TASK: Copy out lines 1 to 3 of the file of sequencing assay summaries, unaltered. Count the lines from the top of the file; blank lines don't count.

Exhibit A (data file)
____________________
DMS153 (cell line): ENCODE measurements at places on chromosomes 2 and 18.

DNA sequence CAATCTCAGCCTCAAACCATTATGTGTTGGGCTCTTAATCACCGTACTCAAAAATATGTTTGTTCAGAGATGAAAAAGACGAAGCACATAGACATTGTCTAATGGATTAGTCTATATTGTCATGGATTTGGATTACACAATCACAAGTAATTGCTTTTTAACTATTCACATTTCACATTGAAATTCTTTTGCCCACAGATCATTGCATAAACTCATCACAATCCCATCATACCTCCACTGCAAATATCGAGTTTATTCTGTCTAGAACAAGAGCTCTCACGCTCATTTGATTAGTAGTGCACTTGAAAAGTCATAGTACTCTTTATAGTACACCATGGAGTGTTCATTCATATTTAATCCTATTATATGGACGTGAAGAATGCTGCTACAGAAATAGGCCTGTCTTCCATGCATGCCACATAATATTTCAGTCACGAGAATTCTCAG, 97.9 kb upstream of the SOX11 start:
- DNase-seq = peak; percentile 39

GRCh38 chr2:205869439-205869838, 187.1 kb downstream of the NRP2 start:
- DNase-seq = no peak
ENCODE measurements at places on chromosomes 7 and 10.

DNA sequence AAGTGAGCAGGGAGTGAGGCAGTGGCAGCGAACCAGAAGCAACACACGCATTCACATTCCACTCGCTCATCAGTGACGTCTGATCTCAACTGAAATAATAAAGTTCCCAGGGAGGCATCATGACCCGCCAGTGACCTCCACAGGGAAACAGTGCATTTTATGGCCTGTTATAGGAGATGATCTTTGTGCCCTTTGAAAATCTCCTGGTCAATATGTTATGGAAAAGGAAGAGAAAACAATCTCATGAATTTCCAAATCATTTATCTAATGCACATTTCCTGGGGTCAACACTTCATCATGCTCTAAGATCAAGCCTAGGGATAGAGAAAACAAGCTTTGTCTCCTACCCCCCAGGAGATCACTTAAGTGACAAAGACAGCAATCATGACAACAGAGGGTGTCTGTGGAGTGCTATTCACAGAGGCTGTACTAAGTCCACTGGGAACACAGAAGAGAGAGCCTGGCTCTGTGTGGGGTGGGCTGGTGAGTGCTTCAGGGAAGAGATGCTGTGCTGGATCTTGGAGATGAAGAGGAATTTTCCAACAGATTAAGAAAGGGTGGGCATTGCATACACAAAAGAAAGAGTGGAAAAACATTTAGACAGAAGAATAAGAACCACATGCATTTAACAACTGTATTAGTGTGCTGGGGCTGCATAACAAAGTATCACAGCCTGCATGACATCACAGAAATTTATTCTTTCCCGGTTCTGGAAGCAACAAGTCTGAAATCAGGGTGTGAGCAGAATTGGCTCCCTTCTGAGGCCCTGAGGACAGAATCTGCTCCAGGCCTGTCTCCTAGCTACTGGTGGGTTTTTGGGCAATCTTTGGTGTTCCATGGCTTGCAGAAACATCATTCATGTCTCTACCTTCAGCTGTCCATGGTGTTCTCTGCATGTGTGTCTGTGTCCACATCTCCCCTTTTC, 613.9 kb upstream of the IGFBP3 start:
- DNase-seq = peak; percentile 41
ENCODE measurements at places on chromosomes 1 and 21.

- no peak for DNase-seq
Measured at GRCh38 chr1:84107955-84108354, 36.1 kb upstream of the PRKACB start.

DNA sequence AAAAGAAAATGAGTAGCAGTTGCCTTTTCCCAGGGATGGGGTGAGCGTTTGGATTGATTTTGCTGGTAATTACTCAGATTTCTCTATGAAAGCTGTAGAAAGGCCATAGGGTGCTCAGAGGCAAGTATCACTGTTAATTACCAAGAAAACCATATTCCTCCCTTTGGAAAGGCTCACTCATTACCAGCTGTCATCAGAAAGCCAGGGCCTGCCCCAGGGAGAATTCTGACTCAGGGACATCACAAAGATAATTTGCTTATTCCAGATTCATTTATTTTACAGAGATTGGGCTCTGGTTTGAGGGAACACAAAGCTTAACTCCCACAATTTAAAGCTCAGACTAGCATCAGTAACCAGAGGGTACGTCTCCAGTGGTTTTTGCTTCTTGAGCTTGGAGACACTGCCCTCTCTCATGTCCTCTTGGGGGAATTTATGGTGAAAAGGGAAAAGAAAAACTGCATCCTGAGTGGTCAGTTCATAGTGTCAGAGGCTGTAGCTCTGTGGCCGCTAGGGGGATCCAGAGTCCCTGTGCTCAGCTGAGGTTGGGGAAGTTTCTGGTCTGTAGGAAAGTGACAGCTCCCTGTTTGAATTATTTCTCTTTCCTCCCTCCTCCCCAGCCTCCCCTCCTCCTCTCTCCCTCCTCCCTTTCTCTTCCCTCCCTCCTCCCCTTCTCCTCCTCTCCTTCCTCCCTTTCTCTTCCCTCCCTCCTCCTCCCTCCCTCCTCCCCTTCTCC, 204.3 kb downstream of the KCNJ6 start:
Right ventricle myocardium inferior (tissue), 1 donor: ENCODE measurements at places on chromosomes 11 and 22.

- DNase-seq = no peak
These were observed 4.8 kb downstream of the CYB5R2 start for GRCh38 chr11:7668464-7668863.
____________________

DMS153 (cell line): ENCODE measurements at places on chromosomes 2 and 18.

DNA sequence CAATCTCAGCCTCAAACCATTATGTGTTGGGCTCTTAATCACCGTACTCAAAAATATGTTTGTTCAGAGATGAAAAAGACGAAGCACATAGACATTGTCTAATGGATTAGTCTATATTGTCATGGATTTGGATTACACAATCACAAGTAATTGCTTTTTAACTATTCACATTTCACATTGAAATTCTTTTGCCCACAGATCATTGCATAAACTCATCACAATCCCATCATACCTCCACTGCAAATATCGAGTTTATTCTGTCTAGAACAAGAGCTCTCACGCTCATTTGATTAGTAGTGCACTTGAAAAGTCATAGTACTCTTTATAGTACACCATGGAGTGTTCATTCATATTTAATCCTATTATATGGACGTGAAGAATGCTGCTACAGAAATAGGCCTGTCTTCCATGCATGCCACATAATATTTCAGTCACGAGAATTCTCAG, 97.9 kb upstream of the SOX11 start:
- DNase-seq = peak; percentile 39